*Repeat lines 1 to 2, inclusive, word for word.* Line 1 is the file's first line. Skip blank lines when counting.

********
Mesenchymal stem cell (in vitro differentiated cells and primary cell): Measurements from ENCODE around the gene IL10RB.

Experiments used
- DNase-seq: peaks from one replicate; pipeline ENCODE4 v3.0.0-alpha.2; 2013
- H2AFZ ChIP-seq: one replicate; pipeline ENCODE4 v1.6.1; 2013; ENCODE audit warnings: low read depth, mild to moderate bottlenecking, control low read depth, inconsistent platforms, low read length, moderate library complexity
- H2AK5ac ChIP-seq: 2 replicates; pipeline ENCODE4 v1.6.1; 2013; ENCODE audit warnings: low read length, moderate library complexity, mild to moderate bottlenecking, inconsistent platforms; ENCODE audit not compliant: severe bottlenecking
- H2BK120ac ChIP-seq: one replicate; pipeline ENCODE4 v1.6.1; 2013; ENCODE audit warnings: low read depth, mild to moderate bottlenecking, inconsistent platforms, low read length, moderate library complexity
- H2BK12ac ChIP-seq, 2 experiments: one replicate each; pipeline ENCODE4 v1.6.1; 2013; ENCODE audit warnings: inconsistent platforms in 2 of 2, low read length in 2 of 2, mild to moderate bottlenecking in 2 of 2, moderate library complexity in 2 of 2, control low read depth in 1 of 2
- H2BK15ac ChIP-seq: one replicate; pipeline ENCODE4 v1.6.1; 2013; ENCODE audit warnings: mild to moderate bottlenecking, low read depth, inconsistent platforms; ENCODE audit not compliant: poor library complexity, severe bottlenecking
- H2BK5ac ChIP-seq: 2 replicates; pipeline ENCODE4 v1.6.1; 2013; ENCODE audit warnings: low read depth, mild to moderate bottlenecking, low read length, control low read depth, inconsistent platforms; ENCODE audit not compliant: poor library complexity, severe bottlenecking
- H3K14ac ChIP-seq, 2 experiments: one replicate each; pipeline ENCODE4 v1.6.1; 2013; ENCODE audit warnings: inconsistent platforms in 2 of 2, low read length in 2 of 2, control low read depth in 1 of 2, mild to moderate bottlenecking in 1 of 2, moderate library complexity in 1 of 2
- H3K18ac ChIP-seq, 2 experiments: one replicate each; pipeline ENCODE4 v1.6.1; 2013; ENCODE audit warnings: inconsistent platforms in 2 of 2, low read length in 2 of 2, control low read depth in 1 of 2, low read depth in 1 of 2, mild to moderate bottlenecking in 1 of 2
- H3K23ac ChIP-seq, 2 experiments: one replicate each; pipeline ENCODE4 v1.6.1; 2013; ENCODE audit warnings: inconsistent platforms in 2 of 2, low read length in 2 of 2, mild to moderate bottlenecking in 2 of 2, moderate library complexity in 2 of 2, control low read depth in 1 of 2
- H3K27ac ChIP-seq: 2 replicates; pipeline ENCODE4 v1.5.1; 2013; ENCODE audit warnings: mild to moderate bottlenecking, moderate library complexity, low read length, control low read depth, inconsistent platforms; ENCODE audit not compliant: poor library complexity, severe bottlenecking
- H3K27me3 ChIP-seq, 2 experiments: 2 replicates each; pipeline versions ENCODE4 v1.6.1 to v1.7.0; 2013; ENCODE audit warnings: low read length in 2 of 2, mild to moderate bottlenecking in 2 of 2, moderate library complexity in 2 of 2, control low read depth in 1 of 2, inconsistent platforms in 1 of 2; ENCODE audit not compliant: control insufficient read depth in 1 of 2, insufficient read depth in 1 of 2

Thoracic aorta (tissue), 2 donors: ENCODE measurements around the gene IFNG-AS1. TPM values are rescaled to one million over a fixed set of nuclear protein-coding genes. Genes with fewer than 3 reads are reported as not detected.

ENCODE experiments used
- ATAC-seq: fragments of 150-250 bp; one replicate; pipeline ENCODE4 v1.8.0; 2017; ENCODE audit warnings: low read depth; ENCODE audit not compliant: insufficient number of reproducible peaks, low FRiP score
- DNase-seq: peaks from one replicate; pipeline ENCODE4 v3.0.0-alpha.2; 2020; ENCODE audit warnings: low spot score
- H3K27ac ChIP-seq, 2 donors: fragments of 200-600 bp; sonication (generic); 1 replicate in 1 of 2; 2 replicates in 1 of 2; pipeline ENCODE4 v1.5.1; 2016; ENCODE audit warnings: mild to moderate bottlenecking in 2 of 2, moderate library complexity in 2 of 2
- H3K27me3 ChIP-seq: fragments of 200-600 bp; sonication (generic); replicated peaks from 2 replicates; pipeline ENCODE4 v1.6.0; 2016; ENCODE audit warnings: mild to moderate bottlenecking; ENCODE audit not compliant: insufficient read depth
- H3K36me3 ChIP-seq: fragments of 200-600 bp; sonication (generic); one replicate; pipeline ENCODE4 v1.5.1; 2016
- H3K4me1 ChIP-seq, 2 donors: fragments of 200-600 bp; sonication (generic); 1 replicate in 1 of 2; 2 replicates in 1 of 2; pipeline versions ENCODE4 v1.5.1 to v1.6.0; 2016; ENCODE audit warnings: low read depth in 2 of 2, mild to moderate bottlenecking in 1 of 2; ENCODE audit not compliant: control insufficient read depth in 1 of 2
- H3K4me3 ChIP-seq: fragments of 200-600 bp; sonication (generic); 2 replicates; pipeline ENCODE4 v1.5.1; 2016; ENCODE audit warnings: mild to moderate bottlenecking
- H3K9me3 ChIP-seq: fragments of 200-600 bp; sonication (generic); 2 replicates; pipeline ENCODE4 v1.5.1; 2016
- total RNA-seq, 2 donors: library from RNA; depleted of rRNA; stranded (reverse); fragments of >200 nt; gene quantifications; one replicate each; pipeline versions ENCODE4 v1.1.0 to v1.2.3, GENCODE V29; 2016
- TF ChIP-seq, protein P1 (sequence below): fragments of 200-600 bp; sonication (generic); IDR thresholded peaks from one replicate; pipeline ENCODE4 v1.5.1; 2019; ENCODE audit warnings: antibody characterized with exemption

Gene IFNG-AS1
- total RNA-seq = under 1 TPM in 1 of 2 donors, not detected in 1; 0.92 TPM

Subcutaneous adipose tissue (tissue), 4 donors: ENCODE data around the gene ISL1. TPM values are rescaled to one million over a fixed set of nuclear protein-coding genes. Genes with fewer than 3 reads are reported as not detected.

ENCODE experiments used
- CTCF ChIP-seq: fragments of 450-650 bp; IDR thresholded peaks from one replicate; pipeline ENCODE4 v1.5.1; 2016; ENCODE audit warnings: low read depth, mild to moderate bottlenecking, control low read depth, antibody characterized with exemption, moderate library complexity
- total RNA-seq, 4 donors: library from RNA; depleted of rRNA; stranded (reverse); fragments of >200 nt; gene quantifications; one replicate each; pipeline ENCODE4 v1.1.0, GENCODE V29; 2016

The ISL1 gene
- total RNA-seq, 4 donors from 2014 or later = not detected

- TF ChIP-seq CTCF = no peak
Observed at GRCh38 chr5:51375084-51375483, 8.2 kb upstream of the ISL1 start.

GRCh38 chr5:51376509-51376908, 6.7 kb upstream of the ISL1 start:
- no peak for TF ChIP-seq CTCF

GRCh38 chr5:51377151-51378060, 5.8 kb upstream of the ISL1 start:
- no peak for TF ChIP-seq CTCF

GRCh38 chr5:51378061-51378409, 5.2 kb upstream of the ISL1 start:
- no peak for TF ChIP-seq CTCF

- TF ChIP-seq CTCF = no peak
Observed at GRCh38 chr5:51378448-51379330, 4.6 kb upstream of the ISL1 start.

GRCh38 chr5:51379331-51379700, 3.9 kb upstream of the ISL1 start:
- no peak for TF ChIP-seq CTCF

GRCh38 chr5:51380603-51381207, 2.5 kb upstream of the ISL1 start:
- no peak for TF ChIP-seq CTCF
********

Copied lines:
Mesenchymal stem cell (in vitro differentiated cells and primary cell): Measurements from ENCODE around the gene IL10RB.

Experiments used